John Merrow’s education blog has an interesting interview with Eric Hanushek, a leading education researcher. This interview shows just how misguided are the current current path and goals of USD 259, the Wichita public school district.
Readers may recall that last year, the Wichita school district convinced voters to approve a large bond issue, a large portion of which is to pay for new schools and more classrooms in existing schools. This is to implement the district’s goal of smaller class sizes.
What the district doesn’t realize — at least not publicly — is that class size is not important. Instead, the quality of teachers is much more important. Says Hanushek: “Much of the work that I have done has focused on teacher effectiveness. From this research I have concluded that teacher quality is the most important factor in determining how well a school will do. … Teacher quality is not captured by typically discussed characteristics of teachers such as master’s degrees, teaching experience, or even certification — things that states typically monitor. Requiring such things unrelated to student performance dilutes accountability and detracts from things that would make them more effective.”
In the Wichita school district, it should be noted, the only way for a teacher to advance in pay is through gaining education credentials and experience — precisely the things that don’t matter.
In response to a question about public education’s current model (a teacher and 25 or so students), Hanushek replied:
Indeed we are currently at pupil-teacher ratios that are less than 16-to-1. This quest has been very misguided. I believe it is sustainable, but I also believe it is quite mistaken. We need to put much more emphasis on the quality of teachers. To do this, we can and should be paying highly effective teachers substantially more than we do today. But part of the package is not paying high salaries equally to effective and ineffective teachers. There is a clear bargain here. Pay effective teachers what they are worth (think six-figure salaries) but also have them teach somewhat more kids. That model is easily supported. What is not supported is paying large salaries to both effective and ineffective teachers and also reducing class sizes.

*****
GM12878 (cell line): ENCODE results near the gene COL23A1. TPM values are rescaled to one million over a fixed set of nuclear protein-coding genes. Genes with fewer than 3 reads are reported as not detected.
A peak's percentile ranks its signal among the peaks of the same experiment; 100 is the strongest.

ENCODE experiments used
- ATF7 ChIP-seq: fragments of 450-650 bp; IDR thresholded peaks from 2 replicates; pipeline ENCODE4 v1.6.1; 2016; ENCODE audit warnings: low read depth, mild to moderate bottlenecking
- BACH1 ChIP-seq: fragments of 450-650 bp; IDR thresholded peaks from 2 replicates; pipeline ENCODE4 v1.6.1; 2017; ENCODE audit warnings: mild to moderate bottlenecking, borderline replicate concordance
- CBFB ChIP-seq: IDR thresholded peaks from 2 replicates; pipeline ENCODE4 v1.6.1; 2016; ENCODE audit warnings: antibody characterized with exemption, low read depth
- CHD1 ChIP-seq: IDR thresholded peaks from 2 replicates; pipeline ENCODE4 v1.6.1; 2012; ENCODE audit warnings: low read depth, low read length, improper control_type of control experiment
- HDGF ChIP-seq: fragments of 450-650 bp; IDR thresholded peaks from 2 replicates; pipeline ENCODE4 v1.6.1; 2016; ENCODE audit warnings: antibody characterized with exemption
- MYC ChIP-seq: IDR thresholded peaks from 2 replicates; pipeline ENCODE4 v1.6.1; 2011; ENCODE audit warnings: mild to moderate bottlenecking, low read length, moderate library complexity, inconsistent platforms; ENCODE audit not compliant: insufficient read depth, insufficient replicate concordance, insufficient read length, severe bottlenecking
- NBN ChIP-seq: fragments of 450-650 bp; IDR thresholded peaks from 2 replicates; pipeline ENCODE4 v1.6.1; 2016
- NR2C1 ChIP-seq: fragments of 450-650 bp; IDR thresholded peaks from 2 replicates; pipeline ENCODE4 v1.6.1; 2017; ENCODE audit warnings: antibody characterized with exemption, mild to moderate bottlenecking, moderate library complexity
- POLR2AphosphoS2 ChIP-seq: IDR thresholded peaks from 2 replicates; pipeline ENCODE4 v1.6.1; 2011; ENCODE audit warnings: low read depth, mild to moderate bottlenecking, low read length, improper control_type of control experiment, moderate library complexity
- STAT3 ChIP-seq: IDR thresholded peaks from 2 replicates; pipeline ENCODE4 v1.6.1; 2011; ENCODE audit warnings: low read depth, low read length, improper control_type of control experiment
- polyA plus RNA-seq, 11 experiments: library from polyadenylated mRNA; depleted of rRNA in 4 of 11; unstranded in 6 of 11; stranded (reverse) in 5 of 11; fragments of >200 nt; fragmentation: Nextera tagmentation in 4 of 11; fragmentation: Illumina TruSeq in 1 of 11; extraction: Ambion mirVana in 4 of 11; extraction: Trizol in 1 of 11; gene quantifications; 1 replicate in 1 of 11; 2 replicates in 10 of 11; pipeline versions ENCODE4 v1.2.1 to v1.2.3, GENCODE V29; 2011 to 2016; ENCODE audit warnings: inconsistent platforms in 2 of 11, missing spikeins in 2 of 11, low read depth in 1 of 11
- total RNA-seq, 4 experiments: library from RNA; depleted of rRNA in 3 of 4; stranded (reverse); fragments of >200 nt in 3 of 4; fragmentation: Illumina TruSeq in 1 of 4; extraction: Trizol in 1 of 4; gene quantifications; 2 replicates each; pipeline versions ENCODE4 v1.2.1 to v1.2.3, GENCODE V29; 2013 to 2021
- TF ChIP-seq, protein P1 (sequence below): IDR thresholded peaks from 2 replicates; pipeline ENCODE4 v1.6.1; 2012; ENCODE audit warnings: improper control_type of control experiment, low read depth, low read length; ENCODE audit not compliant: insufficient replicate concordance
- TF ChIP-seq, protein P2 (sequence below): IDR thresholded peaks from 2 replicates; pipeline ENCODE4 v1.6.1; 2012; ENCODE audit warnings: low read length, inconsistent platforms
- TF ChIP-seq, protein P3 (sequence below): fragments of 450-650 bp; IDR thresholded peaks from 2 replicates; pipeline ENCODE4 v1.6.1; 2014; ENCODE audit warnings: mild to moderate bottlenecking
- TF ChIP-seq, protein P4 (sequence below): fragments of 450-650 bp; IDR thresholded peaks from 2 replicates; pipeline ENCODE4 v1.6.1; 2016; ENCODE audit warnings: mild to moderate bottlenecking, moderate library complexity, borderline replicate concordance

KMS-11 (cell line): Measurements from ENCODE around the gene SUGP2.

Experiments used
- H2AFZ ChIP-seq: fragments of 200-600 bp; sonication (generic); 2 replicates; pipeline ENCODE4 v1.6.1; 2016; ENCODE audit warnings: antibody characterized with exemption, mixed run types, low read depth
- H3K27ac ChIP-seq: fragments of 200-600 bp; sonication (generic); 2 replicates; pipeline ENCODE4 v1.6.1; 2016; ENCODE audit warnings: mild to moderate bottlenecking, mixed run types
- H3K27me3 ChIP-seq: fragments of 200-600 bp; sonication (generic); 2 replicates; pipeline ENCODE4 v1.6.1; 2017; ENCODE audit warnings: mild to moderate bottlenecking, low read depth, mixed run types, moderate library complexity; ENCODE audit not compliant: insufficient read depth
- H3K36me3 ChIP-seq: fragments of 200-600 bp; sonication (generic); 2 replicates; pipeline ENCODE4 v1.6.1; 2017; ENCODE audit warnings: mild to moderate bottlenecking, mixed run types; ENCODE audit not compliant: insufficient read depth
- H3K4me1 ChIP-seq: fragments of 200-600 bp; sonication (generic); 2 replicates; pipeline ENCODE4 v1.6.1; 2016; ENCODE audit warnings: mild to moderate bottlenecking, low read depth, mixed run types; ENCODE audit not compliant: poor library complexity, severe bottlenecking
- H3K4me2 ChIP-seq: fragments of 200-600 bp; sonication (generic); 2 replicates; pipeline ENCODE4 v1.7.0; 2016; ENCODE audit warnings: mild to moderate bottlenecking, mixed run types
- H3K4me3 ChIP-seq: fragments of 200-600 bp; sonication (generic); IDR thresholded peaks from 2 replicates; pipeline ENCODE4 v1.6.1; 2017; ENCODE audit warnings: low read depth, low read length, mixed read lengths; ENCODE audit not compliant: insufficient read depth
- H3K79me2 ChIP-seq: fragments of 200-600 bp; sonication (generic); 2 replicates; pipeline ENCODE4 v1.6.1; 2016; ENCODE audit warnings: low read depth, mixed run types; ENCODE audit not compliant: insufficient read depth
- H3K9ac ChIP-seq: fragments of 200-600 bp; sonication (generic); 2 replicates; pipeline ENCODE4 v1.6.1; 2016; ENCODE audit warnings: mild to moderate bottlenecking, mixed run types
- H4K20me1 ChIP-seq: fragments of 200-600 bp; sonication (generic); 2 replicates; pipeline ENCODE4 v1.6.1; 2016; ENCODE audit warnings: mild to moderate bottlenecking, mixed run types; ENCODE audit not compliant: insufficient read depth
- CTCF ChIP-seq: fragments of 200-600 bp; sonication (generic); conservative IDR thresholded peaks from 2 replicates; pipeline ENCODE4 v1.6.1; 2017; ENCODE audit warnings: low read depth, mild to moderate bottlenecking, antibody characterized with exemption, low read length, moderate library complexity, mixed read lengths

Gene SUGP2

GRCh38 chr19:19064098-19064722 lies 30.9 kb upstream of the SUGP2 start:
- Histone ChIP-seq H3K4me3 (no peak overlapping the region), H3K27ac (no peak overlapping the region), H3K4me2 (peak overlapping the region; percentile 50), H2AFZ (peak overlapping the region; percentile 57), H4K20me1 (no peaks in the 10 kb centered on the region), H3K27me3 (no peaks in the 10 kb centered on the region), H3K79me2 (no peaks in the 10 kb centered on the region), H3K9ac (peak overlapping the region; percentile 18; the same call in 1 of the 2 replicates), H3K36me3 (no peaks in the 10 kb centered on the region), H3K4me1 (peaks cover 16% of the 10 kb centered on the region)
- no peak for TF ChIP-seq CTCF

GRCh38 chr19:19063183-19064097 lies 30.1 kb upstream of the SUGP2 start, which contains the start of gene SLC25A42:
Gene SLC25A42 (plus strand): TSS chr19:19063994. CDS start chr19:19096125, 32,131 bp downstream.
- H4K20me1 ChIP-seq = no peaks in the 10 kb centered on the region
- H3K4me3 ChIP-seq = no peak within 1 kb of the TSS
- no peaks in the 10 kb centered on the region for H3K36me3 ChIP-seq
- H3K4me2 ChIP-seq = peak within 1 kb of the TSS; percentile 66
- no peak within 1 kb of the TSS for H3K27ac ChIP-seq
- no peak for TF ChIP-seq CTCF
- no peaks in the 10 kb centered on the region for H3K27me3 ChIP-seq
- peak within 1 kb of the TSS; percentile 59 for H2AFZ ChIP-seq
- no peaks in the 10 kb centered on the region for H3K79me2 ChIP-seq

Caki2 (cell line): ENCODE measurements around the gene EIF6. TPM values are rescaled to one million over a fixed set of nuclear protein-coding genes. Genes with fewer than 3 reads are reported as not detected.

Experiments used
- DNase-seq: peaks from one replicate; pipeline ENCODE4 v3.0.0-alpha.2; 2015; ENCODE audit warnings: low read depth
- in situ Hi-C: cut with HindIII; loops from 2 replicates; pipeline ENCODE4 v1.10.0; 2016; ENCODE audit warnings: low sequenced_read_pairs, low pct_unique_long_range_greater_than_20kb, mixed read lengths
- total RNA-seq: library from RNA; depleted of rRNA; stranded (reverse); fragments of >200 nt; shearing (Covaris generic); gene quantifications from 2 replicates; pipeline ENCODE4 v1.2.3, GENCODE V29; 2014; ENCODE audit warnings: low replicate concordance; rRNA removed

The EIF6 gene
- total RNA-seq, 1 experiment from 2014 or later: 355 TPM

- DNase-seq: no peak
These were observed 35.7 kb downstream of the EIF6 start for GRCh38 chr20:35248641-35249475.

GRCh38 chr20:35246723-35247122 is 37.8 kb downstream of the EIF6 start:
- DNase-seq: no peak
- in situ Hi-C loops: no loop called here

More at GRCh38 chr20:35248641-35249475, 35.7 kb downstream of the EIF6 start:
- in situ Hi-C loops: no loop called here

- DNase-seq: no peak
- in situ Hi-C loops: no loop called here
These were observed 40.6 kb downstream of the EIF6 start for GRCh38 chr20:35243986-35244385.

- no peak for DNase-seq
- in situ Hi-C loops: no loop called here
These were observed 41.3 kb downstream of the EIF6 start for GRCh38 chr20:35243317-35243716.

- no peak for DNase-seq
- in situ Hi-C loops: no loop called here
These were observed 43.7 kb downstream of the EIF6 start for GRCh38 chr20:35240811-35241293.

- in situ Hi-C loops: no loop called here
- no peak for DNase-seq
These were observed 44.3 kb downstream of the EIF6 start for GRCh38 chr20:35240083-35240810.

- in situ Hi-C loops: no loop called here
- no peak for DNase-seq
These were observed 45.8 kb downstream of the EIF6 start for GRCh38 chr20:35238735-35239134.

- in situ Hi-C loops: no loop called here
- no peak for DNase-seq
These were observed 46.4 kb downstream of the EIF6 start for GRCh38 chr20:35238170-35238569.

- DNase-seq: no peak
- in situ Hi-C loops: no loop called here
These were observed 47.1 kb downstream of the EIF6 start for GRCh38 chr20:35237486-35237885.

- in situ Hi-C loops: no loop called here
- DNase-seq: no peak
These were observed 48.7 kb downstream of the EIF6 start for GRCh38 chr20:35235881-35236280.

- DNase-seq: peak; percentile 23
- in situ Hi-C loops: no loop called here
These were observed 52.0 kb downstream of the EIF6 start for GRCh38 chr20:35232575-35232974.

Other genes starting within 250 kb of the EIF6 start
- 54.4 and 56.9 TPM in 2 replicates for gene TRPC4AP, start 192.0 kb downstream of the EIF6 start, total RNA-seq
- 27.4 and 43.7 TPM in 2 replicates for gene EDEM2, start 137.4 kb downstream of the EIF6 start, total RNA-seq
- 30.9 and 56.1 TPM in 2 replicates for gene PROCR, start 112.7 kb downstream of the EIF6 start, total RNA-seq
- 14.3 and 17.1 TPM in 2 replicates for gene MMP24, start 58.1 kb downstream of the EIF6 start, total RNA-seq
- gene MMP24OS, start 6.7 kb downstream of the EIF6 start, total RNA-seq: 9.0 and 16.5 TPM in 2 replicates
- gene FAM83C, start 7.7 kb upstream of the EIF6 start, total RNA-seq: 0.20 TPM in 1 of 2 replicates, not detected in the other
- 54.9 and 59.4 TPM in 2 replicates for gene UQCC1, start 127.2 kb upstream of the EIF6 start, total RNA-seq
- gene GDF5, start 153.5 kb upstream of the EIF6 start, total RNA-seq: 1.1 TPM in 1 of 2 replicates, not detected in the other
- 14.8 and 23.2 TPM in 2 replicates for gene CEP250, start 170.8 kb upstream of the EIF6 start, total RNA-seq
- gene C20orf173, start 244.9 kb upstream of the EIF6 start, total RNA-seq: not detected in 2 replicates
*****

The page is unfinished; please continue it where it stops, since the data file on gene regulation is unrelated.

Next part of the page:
The entire interview is at “Pay teachers what they are worth (think six-figures)”: An Interview with Rick Hanushek. The title of this article ought to give teachers a preview of what could possibly happen, if not for the policies of their union.
Solution: Send your kids to private schools or homeschool them.
There is $300 billion available from the Department of Education in grants to districts that will pay bonuses to teachers based on achievement of measurable goals, such as student performance. Will our district apply for this money? Someone should ask.
Benjamin: I assure you, some are qualified to homeschool and some really are not. Our best bet is to try to improve the public system even as we push for school choice, vouchers, and a multi-sector market for education. As soon as teachers, the lowest-paid licensed professionals in our society, are allowed the opportunity to work harder for more pay, you’ll see performance in public schools improve.
I understand that Scotty but you have to dig a little deeper to know what I am talking about. History books that don’t tell the real history . Books that have chapters in them all about a New World Order. Electives that teach the youth how to be good lil’ slaves at their jobs and even daycares. We need to get back to basics and get rid of all of the extra curricular activities.
Scotty, I think your question is one that the teachers union needs to answer. Based on correspondence with the Wichita teachers union, I believe that the union will not allow any sort of differential pay to exist, unless there are so many conditions applied that its effect would be vanishingly small.
[…] factors in determining salary — experience and earned credentials — are rapidly being recognized as not useful in measuring teacher […]
[…] tell us that reducing teachers and increasing class sizes would be a disaster for children. But see this article and also this to learn how teacher effectiveness is much more important than class […]